“Essentially, it allows you to be green by saving green—and by that I mean money,” says AJ Glassman, 15, of GreenMyParents, an environmental movement making its way through social networking sites and dinner table discussions across the country.
Launched on Earth Day 2010, founded by Tom Feegel, and championed by teenage environmental savant Jordan Howard, GreenMyParents (GMP) adds a layer of economic incentive to simple eco-friendly tasks kids can do around the house, allowing families to save money and the environment in one fell swoop.
There are only four basic steps.
In step one, a child identifies an area in her home she feels can be greened. A starter kit on the GMP site identifies “energy vampires.” If left plugged in, energy vampires like fax machines or DVD players can waste up to 10 percent of an average family’s monthly electricity bill. Per family, that’s $100 a year. Extrapolated nationwide, the amount is a head-scratching $10 billion.
Having identified her target area, the parent-greening child proceeds to step two: pitching her parents on the merits of eliminating their home’s energy vampires. If her parents agree, a contract is signed, whereby the parent greener would earn a percentage of the money saved.
Motivated by her success—the extra change in her piggy bank—and the feeling of doing grown-up stuff, she takes step three: broadening her green endeavors to other areas in the home.
Feegel is quick to cite a food example. “If a family switched three pounds of meat for three pounds of vegetables one day a week, they would save $750 a year.”
Lastly, in step four she uses the limitless possibilities of social networking to advocate on the movement’s behalf: A post on GMP’s Facebook page. A tweet about how much money she saved her folks.
A Bumper Sticker Birth
A few years ago, Feegel, who is also the CEO of Brand Neutral, an environmental consulting firm, was searching for a way to unite the “different slivers of the environment’s micro-movements.”
Be it through his business dealings or his personal charitable donations, he had been in direct contact with many environmental nonprofit organizations.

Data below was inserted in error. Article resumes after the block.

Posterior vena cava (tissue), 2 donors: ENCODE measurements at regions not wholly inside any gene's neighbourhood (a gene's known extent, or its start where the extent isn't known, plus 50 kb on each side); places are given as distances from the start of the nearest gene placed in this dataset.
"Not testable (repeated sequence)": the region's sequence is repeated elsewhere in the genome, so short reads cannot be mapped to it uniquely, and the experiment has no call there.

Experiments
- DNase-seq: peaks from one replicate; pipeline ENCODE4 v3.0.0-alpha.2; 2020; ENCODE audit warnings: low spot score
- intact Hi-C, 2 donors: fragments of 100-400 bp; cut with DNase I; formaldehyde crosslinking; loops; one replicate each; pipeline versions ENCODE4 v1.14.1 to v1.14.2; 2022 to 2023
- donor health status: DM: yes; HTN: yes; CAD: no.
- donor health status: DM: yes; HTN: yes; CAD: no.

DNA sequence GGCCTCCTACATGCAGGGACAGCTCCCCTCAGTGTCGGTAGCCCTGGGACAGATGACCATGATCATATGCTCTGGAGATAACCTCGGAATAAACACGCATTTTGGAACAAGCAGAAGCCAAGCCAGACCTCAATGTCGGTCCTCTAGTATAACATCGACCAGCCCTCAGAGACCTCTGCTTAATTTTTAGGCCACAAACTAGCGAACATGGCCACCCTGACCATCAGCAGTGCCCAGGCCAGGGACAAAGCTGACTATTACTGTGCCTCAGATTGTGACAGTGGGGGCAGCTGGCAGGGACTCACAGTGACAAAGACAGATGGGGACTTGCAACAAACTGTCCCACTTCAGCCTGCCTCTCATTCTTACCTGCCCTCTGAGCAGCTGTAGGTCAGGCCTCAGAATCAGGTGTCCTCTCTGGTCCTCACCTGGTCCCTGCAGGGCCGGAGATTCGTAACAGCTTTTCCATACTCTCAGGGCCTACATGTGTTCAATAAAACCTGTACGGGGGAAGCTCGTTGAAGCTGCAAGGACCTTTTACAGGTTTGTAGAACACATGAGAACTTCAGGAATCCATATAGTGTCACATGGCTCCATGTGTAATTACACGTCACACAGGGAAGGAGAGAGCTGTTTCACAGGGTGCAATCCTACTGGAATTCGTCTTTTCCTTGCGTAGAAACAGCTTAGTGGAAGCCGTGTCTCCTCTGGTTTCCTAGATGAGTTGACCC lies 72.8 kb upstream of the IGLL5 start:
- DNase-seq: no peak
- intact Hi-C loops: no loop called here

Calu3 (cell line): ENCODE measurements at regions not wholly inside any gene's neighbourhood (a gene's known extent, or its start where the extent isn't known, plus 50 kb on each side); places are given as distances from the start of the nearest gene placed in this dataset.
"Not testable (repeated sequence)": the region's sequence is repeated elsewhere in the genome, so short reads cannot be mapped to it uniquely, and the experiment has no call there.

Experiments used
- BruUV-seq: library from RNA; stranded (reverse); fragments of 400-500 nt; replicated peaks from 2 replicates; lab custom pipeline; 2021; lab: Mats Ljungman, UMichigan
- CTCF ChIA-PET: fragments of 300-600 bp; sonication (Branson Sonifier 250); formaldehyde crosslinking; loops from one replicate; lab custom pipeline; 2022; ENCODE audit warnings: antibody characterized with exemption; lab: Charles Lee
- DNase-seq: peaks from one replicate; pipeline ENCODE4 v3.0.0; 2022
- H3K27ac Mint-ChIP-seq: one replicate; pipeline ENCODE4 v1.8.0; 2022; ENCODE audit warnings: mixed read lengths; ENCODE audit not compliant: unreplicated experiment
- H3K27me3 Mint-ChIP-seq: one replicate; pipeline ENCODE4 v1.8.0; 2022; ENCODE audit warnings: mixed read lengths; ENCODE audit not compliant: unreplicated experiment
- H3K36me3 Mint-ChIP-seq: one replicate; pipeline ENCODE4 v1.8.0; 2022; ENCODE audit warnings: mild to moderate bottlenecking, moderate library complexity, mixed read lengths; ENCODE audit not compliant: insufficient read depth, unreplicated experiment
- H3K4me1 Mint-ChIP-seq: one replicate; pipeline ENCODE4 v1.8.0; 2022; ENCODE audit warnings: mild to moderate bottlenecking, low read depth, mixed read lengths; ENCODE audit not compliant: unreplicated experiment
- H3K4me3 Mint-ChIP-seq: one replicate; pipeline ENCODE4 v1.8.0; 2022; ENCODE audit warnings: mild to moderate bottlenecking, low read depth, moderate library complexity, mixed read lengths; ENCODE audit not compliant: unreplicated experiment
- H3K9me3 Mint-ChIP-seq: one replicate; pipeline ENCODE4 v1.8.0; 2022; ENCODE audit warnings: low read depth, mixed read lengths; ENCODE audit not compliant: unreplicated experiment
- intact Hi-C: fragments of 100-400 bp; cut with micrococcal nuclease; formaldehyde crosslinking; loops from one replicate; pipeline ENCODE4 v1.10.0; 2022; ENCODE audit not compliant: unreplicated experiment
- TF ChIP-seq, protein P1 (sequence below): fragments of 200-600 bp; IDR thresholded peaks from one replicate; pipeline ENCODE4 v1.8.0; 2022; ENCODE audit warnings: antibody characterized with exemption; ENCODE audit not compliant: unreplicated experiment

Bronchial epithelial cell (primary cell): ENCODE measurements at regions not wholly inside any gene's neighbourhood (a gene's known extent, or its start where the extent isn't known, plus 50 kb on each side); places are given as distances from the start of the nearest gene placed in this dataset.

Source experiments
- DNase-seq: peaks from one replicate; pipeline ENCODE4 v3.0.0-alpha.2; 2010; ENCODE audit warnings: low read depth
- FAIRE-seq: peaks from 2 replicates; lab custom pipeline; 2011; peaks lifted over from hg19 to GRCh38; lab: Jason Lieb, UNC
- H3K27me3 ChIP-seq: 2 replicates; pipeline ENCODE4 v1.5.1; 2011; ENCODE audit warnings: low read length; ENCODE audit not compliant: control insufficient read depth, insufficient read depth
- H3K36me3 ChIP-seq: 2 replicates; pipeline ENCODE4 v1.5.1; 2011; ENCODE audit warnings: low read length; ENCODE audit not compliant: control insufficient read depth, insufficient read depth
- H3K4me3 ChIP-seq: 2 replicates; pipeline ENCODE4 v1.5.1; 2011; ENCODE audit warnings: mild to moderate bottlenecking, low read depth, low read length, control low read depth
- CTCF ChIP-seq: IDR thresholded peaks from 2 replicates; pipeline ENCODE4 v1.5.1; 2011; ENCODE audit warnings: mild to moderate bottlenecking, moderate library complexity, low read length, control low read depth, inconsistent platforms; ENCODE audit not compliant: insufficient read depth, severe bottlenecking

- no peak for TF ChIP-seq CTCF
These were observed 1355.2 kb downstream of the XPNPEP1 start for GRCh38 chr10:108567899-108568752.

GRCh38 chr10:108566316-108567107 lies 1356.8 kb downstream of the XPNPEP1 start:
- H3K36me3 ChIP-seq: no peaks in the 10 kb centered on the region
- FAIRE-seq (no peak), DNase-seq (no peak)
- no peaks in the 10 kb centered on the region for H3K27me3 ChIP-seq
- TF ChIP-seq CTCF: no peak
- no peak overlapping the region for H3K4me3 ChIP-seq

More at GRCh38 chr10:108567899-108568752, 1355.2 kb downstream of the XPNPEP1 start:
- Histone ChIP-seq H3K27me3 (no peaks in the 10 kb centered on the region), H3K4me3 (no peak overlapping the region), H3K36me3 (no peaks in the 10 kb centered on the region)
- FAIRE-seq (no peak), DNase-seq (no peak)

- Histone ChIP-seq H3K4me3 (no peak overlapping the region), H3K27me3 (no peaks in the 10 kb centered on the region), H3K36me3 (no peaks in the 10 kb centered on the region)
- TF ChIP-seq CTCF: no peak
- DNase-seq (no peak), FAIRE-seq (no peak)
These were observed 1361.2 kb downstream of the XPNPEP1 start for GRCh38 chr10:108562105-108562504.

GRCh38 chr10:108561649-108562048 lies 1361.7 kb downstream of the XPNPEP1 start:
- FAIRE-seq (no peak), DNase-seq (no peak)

“There are organizations that do such great work and they have to be funded and they have to acquire new members—but that isn’t what they are in the business to do,” says Feegel. “Fundamentally, it raised a difference of opinion for me of about how we should all be keeping score.”
This need for a new calculus, plus a recurring theme Feegel observed when he was chief of staff to former Vice President Al Gore’s 2007 Global Concert event—that many adults said they were only going green “for their kids”—were percolating in the back of his mind in 2008 when he and his young son stopped at a red light in the family car.
“There was a bumper sticker on the car in front of us that read ‘Proud Parent of an Honor Student’,” says Feegel. “And my son asks me, ‘What if kids put stickers on their parents’ cars that said ‘I’m proud of my parent’?’”
Meeting Jordan Howard
This is how he met Jordan Howard, 18, the green advocate extraordinaire who “changed GMP forever,” says Feegel.
It was Howard—of Girls Gone Green and Rise Above Plastics—who came up with the idea to intertwine Feegel’s nascent concept with economics.
“Who doesn’t want to save money? Who doesn’t want to put money in their pockets?” says Howard.
Howard doesn’t just preach; she practices, and has pitched GMP to more than 200 children since April.
“I came up with the idea of creating this garden and trying to grow most of the things we eat in our home,” says Howard, whose parents bought into the notion of GMP almost immediately.
She estimates that the backyard garden, which produces onions, Swiss chard, zucchini, and paprika, has saved her family of six roughly $40 per month over the past year.
Howard says she declined to accept the money owed her as a result of the contract she signed with her parents, choosing instead to create a “family fund” to be used for something big, “like a vacation.”
GMP’s accounting is on the honor system, similar to how a Boy Scout says he learned to tie a knot and then earns a badge. “Kids get enough report cards, we’re not going to audit them,” laughs Feegel. “A parent-endorsed pledge of a specific number is plenty.”